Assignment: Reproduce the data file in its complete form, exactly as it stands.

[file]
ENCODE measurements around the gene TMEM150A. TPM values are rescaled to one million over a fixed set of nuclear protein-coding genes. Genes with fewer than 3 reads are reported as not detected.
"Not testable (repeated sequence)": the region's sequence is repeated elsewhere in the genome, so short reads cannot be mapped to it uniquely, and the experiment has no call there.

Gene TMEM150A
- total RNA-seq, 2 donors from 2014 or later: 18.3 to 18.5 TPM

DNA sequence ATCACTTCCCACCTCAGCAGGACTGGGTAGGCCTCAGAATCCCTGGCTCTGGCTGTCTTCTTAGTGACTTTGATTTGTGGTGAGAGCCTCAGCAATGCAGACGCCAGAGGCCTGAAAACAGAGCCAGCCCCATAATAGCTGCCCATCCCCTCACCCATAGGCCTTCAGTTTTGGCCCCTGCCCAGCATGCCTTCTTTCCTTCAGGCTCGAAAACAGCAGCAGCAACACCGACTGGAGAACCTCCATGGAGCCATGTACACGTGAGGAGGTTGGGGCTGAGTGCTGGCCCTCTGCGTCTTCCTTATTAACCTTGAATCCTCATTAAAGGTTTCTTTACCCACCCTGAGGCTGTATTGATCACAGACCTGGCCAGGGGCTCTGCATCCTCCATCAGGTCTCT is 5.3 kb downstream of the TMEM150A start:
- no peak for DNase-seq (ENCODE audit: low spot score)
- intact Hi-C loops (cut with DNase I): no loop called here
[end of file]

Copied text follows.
ENCODE measurements around the gene TMEM150A. TPM values are rescaled to one million over a fixed set of nuclear protein-coding genes. Genes with fewer than 3 reads are reported as not detected.
"Not testable (repeated sequence)": the region's sequence is repeated elsewhere in the genome, so short reads cannot be mapped to it uniquely, and the experiment has no call there.

Gene TMEM150A
- total RNA-seq, 2 donors from 2014 or later: 18.3 to 18.5 TPM

DNA sequence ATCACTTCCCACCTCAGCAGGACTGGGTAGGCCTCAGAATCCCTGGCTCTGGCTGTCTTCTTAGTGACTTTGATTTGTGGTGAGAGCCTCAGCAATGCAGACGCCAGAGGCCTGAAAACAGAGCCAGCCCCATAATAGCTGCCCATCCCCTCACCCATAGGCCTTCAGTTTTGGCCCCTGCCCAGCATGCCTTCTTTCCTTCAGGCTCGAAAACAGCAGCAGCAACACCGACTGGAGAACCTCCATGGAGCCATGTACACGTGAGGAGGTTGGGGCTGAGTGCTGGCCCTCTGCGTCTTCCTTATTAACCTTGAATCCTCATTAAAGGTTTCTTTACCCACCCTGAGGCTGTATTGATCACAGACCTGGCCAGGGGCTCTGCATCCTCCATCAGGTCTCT is 5.3 kb downstream of the TMEM150A start:
- no peak for DNase-seq (ENCODE audit: low spot score)
- intact Hi-C loops (cut with DNase I): no loop called here